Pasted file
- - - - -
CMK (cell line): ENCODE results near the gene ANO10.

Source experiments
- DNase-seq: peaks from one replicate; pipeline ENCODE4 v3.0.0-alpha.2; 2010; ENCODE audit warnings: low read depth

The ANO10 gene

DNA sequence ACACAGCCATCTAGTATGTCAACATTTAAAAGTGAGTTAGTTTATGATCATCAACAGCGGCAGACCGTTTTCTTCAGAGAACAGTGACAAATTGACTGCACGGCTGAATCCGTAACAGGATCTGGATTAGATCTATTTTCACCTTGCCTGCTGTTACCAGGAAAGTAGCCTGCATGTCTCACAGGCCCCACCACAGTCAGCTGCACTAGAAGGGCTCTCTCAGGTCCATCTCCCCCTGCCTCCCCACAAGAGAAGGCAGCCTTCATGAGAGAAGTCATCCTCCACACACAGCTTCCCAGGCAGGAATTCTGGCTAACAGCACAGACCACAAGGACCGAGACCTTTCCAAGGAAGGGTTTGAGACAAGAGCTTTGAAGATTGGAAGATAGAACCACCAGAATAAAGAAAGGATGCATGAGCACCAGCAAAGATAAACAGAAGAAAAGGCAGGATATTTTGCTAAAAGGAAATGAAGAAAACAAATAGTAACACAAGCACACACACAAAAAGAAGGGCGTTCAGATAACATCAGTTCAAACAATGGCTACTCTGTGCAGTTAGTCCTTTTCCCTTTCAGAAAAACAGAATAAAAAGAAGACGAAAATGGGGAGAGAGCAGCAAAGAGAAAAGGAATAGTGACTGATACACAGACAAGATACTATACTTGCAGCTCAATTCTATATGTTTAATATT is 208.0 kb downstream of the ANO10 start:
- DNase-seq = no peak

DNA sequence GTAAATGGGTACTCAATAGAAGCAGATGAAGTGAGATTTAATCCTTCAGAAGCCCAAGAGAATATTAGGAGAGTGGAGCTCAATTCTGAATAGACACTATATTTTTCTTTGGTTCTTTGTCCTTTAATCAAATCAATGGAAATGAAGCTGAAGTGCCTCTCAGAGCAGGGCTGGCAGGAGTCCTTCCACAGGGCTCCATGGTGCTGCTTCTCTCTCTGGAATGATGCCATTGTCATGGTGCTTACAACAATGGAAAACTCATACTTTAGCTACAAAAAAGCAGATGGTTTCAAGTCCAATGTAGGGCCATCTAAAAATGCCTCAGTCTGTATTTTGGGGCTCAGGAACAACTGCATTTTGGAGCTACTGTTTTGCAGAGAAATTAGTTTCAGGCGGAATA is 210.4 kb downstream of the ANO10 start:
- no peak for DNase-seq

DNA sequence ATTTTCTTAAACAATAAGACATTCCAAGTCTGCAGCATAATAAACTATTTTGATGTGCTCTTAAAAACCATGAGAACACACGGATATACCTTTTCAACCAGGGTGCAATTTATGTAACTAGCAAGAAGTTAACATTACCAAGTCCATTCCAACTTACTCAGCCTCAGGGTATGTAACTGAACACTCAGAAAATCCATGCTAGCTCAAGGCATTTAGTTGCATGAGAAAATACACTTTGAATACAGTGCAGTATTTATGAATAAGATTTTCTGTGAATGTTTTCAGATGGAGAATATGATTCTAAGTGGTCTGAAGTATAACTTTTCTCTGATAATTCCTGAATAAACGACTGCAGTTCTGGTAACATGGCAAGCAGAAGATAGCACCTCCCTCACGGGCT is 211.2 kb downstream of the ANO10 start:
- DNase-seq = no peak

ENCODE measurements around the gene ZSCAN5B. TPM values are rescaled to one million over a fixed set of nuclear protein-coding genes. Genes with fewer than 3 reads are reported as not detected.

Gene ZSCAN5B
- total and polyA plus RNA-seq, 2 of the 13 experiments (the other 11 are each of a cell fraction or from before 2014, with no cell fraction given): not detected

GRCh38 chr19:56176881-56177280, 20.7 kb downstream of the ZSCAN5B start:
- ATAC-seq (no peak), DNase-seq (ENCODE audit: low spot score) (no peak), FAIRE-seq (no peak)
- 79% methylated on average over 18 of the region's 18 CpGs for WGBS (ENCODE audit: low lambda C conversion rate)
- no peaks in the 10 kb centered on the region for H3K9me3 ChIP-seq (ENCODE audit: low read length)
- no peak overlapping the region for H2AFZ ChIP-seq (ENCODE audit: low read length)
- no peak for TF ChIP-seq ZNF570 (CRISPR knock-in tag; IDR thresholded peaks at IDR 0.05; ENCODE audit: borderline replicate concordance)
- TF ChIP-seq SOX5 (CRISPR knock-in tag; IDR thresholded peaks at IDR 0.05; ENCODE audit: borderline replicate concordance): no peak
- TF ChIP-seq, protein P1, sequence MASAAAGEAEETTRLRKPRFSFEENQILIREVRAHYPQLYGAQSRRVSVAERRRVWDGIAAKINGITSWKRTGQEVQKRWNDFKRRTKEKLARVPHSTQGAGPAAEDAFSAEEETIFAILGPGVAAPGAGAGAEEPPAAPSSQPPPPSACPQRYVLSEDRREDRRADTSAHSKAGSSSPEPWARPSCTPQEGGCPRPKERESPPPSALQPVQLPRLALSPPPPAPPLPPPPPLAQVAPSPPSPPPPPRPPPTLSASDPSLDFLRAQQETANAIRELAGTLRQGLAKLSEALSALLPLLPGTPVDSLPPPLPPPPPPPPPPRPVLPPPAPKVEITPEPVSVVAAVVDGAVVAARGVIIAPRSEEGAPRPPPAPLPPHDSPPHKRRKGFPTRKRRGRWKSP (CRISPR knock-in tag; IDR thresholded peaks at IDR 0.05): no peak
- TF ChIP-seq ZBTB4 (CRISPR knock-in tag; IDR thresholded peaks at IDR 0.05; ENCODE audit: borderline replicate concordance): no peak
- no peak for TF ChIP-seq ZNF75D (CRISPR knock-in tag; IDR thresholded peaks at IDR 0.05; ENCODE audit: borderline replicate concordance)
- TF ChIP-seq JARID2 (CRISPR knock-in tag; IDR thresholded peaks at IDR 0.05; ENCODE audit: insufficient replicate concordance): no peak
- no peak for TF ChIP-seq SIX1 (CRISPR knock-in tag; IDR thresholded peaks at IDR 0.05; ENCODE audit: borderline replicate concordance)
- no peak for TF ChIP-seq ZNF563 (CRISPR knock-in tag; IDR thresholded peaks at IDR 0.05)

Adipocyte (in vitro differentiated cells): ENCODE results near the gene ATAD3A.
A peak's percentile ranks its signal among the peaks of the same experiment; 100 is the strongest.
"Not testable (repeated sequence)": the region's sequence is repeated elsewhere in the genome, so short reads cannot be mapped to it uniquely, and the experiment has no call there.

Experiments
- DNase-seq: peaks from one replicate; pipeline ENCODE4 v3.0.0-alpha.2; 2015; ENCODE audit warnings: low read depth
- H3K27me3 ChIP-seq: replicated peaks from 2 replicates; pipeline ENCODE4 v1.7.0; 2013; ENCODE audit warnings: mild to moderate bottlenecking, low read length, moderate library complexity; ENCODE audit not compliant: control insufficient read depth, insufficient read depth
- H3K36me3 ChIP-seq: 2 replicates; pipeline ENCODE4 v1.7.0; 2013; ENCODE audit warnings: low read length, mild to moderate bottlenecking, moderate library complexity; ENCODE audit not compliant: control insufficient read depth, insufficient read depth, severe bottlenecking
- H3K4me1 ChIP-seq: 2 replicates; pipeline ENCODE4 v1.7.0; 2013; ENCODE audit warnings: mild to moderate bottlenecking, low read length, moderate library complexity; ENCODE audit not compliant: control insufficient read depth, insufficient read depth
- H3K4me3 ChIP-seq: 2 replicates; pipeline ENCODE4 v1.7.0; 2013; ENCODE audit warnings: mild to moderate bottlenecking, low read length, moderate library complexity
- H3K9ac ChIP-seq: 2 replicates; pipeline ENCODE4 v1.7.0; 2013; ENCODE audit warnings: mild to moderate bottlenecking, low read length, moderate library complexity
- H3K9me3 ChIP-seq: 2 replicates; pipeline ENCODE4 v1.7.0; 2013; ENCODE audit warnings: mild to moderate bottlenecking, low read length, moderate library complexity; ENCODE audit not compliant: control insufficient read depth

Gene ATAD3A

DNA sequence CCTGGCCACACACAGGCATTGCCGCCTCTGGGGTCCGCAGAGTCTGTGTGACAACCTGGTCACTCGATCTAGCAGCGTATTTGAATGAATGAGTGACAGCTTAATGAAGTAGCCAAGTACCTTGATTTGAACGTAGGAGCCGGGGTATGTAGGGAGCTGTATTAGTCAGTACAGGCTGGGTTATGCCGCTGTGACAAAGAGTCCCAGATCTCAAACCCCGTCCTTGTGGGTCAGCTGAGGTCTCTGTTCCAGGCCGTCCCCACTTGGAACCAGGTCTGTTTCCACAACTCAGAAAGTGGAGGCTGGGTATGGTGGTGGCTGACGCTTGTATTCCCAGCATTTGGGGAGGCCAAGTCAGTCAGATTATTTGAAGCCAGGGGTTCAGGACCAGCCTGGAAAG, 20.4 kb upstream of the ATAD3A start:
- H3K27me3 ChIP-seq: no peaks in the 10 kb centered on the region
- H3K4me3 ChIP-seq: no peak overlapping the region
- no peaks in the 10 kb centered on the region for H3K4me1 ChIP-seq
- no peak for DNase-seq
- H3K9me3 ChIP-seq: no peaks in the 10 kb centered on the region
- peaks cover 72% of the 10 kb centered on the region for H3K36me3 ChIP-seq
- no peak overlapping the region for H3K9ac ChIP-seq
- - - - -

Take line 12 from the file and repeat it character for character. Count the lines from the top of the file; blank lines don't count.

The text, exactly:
Gene ZSCAN5B